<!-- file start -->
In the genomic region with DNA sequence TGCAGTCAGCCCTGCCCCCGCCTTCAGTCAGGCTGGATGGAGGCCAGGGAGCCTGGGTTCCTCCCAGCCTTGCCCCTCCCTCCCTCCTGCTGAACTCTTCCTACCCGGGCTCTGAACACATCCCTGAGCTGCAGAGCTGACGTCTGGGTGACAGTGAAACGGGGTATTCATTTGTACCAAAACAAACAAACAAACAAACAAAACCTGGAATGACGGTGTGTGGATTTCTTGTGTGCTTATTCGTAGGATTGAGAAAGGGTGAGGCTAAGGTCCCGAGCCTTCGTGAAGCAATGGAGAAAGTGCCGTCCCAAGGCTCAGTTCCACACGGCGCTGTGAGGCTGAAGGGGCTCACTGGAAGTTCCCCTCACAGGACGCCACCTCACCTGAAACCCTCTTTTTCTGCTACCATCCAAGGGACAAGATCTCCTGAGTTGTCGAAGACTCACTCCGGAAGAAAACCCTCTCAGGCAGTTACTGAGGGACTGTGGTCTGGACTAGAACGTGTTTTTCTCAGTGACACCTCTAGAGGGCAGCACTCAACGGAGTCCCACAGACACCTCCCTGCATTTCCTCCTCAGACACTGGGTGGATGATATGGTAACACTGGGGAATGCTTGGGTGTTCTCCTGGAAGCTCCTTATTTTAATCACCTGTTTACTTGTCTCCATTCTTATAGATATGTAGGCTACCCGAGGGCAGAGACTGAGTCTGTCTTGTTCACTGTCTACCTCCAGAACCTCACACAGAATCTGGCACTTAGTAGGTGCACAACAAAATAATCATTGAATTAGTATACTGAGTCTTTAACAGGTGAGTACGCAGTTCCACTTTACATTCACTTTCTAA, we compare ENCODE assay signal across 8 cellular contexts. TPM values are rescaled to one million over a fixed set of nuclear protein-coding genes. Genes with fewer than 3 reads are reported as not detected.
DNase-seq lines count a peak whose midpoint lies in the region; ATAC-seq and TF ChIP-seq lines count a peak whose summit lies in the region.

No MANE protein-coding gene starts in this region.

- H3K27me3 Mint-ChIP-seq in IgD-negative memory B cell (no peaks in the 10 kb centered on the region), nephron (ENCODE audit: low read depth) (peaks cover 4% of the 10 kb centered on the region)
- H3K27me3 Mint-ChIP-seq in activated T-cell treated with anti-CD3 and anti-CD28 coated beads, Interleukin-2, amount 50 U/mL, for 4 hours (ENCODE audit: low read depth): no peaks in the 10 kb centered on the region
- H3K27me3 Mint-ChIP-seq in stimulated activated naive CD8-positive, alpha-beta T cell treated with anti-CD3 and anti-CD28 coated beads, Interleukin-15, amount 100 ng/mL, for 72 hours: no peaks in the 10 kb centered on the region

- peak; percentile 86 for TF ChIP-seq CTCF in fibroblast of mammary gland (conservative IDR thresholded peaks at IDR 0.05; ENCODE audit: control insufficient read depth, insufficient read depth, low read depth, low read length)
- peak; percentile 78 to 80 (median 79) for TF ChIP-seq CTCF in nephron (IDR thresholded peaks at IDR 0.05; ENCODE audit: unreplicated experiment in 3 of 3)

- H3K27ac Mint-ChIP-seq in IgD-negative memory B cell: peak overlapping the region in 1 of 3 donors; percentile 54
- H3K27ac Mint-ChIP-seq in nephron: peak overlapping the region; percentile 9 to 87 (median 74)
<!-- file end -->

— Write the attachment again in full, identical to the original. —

In the genomic region with DNA sequence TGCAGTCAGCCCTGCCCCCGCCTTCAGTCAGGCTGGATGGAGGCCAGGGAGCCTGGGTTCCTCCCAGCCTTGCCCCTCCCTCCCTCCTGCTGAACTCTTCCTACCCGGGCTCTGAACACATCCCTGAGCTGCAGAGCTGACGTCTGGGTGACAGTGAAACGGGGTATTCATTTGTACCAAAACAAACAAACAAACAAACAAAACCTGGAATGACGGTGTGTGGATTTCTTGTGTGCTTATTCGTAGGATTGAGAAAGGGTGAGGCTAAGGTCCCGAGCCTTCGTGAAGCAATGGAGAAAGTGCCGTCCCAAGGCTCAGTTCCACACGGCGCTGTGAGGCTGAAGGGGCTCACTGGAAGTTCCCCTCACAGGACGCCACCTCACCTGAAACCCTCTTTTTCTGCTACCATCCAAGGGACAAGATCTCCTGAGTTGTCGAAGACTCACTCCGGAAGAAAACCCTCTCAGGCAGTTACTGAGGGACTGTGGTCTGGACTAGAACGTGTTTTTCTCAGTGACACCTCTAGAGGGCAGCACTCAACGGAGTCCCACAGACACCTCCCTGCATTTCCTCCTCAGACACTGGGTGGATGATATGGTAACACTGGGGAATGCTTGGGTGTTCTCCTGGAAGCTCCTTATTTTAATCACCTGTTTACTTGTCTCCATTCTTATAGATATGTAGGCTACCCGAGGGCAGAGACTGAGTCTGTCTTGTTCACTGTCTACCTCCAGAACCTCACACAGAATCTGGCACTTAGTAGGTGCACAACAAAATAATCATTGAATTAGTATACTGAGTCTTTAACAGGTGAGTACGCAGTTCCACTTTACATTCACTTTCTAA, we compare ENCODE assay signal across 8 cellular contexts. TPM values are rescaled to one million over a fixed set of nuclear protein-coding genes. Genes with fewer than 3 reads are reported as not detected.
DNase-seq lines count a peak whose midpoint lies in the region; ATAC-seq and TF ChIP-seq lines count a peak whose summit lies in the region.

No MANE protein-coding gene starts in this region.

- H3K27me3 Mint-ChIP-seq in IgD-negative memory B cell (no peaks in the 10 kb centered on the region), nephron (ENCODE audit: low read depth) (peaks cover 4% of the 10 kb centered on the region)
- H3K27me3 Mint-ChIP-seq in activated T-cell treated with anti-CD3 and anti-CD28 coated beads, Interleukin-2, amount 50 U/mL, for 4 hours (ENCODE audit: low read depth): no peaks in the 10 kb centered on the region
- H3K27me3 Mint-ChIP-seq in stimulated activated naive CD8-positive, alpha-beta T cell treated with anti-CD3 and anti-CD28 coated beads, Interleukin-15, amount 100 ng/mL, for 72 hours: no peaks in the 10 kb centered on the region

- peak; percentile 86 for TF ChIP-seq CTCF in fibroblast of mammary gland (conservative IDR thresholded peaks at IDR 0.05; ENCODE audit: control insufficient read depth, insufficient read depth, low read depth, low read length)
- peak; percentile 78 to 80 (median 79) for TF ChIP-seq CTCF in nephron (IDR thresholded peaks at IDR 0.05; ENCODE audit: unreplicated experiment in 3 of 3)

- H3K27ac Mint-ChIP-seq in IgD-negative memory B cell: peak overlapping the region in 1 of 3 donors; percentile 54
- H3K27ac Mint-ChIP-seq in nephron: peak overlapping the region; percentile 9 to 87 (median 74)